Obviously this won’t be appropriate for all Government projects (and solutions do exist to allow these services to be run within secure systems), but in our work with DCMS, we were able to publish all of our code openly. You can use our code to run an example based on the 2016 publication, but producing the entire publication from end to end would require access to data which is not published openly. Below is a screenshot from the commit history showing collaboration between data scientists in DCMS and GDS. The full page can be seen on GitHub.
Using a service like GitHub allows us to formalise the system of quality assurance (QA) in an auditable way. We can configure GitHub to require a code review by another person before the update to the code (this is called a pull request) is accepted into the main workstream of the project. You can see this in the screenshot below which relates to a pull request which fixed a minor bug in the prototype. The work to fix it was done by a data scientist at DCMS, and reviewed by a data scientist from GDS.
One of the difficulties that can arise in the more manual methods of statistics production is that we have many different files relating to many different stages of the process, each of which needs to be documented, and kept up to date. Part of the heavy lifting can be done here with version control as described above, but we can go a step further: we can create a package of code. As Hadley Wickham (author of a number of essential packages for package development) puts it for R:
Packages are the fundamental units of reproducible R code. They include reusable R functions, the documentation that describes how to use them, and sample data.
Since it is a matter of statute that we produce our statistical publications, it is essential that our publications are as reproducible as possible. Packaging up the code can also help with institutional knowledge transfer. Linking the documentation to the code makes everything much easier to understand, and can help to minimising the time taken to bring new team members up to speed.
Procedural programming and unit testing
In procedural programming, code is designed to be reused again and again with different inputs, making for simpler code that is easier to understand and audit. It means we can easily build tests to ensure the code continues to work as expected when we make changes to it.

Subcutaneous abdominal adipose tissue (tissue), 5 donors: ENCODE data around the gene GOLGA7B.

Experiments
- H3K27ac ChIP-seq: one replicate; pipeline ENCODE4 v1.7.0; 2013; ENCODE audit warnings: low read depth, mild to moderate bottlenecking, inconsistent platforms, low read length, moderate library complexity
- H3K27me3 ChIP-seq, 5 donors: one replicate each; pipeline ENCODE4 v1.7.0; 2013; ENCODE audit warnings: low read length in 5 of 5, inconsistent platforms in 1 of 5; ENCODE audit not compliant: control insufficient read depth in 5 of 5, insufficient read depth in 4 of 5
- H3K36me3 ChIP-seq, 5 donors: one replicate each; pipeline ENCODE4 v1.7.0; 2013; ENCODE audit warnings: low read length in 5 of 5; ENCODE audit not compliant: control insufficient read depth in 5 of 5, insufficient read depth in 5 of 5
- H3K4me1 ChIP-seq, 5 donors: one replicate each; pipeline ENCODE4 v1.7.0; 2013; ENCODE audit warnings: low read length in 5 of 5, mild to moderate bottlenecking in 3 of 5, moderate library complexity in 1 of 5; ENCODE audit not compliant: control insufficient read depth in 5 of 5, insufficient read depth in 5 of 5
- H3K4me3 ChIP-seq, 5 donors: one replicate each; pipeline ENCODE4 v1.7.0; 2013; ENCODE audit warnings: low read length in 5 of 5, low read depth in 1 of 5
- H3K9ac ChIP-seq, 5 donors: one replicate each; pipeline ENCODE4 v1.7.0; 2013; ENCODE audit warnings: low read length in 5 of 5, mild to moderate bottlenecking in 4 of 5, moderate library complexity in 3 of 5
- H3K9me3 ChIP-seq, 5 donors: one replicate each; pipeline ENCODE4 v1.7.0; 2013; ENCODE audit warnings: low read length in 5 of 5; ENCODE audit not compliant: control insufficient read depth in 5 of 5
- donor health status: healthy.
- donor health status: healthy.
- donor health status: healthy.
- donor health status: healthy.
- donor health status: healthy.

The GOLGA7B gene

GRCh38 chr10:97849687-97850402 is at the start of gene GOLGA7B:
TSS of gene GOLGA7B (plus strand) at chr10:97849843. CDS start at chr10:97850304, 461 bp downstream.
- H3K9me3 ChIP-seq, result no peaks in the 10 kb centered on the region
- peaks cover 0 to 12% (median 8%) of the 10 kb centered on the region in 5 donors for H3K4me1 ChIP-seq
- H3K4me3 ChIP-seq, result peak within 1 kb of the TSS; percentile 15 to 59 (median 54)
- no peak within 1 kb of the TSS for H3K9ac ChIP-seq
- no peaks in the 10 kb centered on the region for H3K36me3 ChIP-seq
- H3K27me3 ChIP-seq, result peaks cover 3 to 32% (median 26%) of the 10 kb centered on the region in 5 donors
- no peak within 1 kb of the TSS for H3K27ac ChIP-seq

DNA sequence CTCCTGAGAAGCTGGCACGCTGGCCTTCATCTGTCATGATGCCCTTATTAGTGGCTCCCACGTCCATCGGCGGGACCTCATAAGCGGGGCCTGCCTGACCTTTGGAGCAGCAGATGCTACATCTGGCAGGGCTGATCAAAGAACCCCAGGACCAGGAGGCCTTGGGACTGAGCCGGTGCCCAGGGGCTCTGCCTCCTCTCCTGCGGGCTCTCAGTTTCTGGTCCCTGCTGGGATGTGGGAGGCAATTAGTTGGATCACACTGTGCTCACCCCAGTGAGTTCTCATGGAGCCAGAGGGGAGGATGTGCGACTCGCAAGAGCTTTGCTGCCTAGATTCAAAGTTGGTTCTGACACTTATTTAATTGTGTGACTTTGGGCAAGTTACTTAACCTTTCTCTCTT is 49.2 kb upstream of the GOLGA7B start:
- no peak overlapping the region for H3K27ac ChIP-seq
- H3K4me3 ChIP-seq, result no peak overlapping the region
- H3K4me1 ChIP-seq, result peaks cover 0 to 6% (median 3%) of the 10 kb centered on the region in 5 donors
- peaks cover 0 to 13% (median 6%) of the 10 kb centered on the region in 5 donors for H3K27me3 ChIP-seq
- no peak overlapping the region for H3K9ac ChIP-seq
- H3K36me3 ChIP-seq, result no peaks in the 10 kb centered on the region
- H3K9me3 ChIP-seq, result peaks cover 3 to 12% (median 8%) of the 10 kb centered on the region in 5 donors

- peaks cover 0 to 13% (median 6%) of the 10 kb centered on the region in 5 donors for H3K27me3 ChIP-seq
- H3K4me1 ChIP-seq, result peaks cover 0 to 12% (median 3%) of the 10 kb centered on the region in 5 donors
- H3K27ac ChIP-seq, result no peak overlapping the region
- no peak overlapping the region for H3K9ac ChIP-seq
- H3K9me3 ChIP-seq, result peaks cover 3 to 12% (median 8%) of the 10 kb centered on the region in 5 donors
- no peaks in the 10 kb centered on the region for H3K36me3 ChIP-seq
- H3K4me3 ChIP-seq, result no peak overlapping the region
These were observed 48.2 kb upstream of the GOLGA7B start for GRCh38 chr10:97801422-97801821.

Since each function or group of functions (unit) is generic, it can be tested with a generic example, so that we know that our unit of code works as expected. If we discover cases where our units do not do perform as expected, we can codify these cases into new tests and work to fix the problem until the test passes. We may even go a step further and adopt the practice of test driven development: starting each unit of code with a test which fails, until we write code which can pass the test.
Once we are in the habit of packaging our code and writing unit tests, we can start to use free online tools such as Travis CI, Jenkins, or Appveyor to automatically test that our package of code builds, and that the tests we have written, pass.
These tools integrate with GitHub, so we can easily see when an update to the code has failed one of our tests. The green ticks in the box below show that our tests have passed for the given pull request.
We can also look at our test history on Travis CI, as in the screenshot below. From this we can see that our main workstream - the default branch - has been tested 619 times to date, the last of which was one day ago, and the previous five tests have all passed without problems.
An additional set of tools we can start to use once we begin writing our own tests is code coverage tools, for instance codecov.io, or coveralls.io. These tools are able to analyse the code we have written via hosting services like GitHub, and provide a line by line breakdown of which lines are tested, and which are not. For example, in the lines below from the file year_sector_table.R, we can see that lines 112-115 and 117-120 are not explicitly tested. In this case, we probably don’t need to worry very much, but on other occasions this might prompt us to write more tests.
One of the problems with working with open source software is that it is quite easy to fall into a trap called ‘dependency hell’. Essentially, this occurs when the software we write depends on open source packages, which depend on other open source packages, which can depend on other packages, and on, and on.